This puts me in mind to speculate on the future of the game and where the lore is going to take us. Not just in Mists, of course, as I expect that much of the lore of the expansion is well and truly fleshed out already, and I'm as eager as anyone to see it. But we've got expansions down the road and trends to consider. None of this absolutely will happen ... but some of it might.

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Filed under: Analysis / Opinion, The Burning Crusade, Lore, Know your Lore, Cataclysm, Mists of Pandaria

Breakfast Topic: I suck at playing mage

This is the story of a girl named Una.

Una was a promising young woman who hailed from the forests of Elwynn. She had many friends who loved her humor, wit, and engaged conversation. She baked a delicious peach and berry cobbler, and was known to take joy in simple things, like brightly colored boot socks. In apprentice mage school, Una was frequently complimented by her teachers for her brilliance. Her loving parents supported her choice to pursue magic, and with her gifts it was no surprise when she graduated top of her class.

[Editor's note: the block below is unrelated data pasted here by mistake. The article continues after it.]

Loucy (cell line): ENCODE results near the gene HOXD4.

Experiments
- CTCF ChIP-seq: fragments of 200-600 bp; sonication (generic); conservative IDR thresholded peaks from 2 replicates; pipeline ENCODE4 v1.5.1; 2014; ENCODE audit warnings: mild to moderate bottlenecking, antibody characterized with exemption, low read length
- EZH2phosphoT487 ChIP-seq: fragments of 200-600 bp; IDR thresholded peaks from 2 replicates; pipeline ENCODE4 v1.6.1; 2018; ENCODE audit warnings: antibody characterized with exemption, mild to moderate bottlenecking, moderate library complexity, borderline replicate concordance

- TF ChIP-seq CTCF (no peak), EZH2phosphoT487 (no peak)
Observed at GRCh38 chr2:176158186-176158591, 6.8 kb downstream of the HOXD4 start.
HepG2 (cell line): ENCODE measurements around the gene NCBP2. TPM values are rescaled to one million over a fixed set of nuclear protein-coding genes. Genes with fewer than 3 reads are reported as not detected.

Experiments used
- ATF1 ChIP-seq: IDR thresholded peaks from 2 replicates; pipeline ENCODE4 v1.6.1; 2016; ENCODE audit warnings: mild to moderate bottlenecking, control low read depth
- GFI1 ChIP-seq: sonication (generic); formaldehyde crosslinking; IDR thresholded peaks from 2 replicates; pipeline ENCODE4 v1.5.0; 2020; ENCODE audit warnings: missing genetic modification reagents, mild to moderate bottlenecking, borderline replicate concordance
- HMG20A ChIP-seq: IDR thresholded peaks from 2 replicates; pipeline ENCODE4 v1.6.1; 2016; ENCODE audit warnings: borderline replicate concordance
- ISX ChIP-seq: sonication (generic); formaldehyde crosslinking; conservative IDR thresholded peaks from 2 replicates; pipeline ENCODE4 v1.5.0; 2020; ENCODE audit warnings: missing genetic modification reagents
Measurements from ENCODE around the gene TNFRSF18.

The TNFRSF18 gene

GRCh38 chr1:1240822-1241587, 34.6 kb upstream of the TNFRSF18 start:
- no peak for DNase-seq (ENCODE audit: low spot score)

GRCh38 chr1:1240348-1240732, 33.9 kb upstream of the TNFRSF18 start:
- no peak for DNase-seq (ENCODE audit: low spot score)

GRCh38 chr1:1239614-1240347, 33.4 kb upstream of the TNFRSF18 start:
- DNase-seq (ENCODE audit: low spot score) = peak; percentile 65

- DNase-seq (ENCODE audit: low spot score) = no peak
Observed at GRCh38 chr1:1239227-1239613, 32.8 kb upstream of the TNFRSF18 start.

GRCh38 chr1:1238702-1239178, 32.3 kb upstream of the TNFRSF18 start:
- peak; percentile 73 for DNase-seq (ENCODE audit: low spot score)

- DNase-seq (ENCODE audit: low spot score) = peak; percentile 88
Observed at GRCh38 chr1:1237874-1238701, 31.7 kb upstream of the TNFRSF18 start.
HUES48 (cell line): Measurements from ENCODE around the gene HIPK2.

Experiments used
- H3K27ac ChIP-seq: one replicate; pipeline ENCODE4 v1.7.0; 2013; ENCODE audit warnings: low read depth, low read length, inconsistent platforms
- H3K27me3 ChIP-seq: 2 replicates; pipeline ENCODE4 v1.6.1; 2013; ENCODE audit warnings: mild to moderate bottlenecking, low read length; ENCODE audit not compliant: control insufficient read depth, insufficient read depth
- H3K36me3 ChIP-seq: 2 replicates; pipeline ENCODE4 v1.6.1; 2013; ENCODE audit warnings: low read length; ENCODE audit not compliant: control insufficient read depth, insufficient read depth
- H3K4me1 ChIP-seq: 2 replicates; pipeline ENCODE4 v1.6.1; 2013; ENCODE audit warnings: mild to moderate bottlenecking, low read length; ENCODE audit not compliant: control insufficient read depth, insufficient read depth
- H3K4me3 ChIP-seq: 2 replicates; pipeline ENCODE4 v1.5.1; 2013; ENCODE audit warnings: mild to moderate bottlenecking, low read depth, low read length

Not long after Una began her service to the Stormwind guard, she was tasked to journey to the Redridge Mountains to help stabilize an encroaching force of Blackrock orcs. When Una arrived she learned that the orcs had taken refuge in a former human stronghold known as Stonewatch Keep. With a determined heart, Una set out to recapture the keep.

Una died.

Okay, so, what am I babbling about? Let me explain: Una is my level 29 mage. She was the second character I ever made, back in 2005 when vanilla WoW was in full swing. I had high hopes for her, but ended up abandoning her quite quickly in favor of priest. Why? Because I absolutely suck at playing mage. I'm an awful, terrible, baddie mage who can't even get to level cap! *cries* I don't really know what it is either; I have tried to go back and play Una many times over the years, and despite becoming quite savvy with priest (including shadow!), rogue, and feral druid, I still die to the same level 24 orcs in Redridge.

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Filed under: Breakfast Topics